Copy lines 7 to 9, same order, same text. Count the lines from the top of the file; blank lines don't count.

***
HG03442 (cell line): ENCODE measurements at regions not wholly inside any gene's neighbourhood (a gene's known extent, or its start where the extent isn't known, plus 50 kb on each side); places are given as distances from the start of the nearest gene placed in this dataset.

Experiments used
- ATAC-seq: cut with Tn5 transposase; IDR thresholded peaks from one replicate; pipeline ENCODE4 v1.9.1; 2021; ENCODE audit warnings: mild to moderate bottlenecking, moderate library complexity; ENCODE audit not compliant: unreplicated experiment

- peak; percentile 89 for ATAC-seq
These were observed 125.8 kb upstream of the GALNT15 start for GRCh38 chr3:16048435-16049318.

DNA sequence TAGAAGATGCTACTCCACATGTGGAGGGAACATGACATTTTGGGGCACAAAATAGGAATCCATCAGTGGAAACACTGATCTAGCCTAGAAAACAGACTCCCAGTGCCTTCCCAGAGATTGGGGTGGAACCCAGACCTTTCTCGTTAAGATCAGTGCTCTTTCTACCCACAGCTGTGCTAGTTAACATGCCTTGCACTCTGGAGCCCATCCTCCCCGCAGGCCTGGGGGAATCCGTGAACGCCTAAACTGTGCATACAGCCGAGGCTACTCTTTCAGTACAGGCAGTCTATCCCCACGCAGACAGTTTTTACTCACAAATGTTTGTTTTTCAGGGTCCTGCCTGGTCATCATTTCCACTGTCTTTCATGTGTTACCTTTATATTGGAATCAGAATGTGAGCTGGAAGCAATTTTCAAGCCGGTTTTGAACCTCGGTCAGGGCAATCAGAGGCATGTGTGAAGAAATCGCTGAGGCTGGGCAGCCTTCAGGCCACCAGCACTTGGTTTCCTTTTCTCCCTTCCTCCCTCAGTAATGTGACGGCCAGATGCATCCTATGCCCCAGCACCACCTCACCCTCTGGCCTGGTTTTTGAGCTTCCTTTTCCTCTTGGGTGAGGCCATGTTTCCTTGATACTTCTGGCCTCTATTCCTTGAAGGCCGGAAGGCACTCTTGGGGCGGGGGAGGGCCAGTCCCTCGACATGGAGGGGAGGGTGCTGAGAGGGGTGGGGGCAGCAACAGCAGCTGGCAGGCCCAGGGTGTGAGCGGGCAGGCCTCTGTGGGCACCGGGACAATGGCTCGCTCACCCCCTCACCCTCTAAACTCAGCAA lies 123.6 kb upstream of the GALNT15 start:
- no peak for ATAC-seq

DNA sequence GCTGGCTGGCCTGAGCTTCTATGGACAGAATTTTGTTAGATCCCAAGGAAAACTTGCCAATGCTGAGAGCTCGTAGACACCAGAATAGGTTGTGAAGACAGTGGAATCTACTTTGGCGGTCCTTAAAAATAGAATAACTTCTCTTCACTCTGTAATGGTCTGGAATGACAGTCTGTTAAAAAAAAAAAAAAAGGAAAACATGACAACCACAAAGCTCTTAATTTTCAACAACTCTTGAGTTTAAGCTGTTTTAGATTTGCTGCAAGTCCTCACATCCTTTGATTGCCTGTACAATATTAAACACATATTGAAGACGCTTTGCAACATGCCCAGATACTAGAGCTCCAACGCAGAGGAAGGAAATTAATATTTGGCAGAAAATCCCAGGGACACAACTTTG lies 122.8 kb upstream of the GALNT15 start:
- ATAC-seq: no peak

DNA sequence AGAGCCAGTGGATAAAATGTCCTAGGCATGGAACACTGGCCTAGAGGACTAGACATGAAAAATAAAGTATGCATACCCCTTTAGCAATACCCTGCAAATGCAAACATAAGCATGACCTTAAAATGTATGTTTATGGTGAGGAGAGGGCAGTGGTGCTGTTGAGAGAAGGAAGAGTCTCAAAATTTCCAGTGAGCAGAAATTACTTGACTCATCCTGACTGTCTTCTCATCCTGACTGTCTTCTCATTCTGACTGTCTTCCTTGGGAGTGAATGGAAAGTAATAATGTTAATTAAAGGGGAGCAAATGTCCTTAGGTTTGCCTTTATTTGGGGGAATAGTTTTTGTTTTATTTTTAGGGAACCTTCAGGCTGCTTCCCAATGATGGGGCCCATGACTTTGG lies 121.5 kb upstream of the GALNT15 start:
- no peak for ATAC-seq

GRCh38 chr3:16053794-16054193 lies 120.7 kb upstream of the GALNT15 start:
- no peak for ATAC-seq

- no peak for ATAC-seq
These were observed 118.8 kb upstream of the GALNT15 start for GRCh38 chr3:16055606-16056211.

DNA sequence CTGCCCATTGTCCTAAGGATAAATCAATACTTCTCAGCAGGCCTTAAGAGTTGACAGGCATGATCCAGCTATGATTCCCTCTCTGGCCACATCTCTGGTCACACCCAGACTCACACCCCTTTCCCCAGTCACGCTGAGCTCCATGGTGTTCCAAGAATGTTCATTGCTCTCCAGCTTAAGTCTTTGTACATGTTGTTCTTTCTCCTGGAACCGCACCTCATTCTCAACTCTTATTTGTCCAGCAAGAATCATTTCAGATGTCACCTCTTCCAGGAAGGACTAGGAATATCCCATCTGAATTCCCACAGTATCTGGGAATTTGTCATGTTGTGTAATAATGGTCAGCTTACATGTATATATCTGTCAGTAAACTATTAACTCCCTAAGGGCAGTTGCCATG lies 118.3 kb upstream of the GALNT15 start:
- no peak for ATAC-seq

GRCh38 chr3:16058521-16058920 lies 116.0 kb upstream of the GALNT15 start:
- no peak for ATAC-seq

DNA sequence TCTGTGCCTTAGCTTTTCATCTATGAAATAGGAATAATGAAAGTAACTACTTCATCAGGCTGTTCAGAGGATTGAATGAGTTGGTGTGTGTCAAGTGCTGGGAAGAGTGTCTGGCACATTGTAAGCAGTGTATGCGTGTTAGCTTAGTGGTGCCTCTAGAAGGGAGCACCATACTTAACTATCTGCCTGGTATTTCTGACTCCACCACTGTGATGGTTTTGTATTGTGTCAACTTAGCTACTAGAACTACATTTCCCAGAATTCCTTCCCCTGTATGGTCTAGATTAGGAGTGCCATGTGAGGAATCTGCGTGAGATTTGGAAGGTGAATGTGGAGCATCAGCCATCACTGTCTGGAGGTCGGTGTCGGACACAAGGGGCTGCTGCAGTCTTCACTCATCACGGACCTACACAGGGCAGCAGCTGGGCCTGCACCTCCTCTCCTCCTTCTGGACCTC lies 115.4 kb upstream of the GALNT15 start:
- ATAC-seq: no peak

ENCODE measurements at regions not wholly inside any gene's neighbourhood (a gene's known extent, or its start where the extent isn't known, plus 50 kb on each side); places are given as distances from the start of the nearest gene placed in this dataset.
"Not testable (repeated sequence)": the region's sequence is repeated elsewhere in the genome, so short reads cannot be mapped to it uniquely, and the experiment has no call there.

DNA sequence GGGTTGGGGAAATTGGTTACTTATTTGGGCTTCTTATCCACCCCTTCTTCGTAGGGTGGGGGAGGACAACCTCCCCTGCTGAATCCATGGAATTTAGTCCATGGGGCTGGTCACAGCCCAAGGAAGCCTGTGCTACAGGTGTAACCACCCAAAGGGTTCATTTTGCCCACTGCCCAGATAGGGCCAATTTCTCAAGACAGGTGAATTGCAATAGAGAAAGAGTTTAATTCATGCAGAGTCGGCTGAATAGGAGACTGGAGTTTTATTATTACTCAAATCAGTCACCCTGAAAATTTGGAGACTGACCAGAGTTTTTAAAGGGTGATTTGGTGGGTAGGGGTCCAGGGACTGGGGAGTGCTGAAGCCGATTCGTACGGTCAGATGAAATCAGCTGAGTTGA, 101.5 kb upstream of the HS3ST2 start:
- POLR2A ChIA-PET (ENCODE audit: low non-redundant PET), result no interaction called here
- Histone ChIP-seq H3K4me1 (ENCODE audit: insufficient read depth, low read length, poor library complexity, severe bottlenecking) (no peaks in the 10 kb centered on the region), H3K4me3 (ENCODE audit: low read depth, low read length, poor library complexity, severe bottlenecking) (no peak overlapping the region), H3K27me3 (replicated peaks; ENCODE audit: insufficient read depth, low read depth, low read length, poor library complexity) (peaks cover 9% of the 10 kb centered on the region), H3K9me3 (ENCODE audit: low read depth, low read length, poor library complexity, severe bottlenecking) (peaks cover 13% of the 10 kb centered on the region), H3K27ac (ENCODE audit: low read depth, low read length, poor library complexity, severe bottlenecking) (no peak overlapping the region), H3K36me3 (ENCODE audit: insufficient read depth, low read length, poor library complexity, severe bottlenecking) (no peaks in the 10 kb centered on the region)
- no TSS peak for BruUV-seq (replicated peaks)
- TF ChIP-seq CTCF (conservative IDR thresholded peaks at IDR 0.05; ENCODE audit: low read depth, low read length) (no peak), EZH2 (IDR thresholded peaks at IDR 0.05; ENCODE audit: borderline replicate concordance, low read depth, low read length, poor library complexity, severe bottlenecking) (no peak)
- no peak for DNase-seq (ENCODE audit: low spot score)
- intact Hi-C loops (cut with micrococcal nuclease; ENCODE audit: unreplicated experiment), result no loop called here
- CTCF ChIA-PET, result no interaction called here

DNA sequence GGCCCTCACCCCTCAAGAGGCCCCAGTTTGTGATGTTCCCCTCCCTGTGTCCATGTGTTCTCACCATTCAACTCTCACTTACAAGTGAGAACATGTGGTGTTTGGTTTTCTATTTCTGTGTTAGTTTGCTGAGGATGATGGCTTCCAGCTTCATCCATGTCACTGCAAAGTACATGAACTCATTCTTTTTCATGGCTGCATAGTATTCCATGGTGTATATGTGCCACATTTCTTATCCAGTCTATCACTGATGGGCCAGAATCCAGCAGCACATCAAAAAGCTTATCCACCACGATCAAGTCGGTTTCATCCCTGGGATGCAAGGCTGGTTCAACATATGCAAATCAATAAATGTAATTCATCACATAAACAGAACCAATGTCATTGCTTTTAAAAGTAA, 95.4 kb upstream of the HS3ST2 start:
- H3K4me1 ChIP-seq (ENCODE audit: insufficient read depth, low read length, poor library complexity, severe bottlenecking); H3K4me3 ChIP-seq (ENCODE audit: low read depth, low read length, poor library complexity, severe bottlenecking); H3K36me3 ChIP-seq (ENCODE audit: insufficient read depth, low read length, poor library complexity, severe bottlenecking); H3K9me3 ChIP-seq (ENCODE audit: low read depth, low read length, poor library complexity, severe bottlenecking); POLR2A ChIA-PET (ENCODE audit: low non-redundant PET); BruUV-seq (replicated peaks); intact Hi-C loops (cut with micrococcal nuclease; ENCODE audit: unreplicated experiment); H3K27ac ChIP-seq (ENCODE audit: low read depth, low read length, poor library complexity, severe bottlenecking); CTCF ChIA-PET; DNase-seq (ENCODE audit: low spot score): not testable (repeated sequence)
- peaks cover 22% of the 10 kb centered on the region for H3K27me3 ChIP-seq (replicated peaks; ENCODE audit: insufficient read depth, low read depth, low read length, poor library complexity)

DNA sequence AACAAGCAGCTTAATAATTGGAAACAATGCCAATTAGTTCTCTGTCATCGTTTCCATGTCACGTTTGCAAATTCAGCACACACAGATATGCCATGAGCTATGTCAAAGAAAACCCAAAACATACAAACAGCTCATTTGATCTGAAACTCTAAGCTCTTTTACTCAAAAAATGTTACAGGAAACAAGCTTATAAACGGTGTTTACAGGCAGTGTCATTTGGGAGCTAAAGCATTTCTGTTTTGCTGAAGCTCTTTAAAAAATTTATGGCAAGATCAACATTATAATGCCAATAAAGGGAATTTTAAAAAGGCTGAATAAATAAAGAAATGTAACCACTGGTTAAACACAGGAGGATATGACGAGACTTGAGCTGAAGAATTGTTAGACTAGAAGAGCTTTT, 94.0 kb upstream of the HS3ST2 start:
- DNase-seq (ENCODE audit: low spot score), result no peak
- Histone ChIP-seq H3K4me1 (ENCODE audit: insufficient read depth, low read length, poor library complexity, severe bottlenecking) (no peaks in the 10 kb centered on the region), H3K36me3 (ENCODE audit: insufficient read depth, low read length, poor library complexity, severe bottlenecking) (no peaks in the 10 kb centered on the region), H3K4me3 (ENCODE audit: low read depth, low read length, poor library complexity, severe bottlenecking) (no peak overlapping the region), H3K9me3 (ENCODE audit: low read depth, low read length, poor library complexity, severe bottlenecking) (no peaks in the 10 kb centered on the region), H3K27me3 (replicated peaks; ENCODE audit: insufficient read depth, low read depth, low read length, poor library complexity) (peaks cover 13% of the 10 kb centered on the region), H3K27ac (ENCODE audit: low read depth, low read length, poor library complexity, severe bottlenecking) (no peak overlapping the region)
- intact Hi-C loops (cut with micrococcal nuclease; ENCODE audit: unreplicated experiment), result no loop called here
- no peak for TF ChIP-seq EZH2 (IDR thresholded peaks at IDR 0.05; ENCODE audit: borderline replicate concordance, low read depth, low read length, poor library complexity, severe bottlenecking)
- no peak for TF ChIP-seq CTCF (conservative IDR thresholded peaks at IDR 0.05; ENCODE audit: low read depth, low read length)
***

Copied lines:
- no peak for ATAC-seq

DNA sequence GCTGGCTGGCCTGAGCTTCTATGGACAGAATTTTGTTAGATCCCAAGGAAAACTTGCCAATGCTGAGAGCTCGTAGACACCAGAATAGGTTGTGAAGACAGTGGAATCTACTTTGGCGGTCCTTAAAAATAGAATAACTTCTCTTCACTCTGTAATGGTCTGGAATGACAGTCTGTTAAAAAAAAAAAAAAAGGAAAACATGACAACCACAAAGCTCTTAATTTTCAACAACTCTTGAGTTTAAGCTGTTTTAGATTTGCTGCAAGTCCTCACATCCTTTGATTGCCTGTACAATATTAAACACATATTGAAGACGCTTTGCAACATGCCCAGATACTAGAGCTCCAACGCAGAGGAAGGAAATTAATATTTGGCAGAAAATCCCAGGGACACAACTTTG lies 122.8 kb upstream of the GALNT15 start:
- ATAC-seq: no peak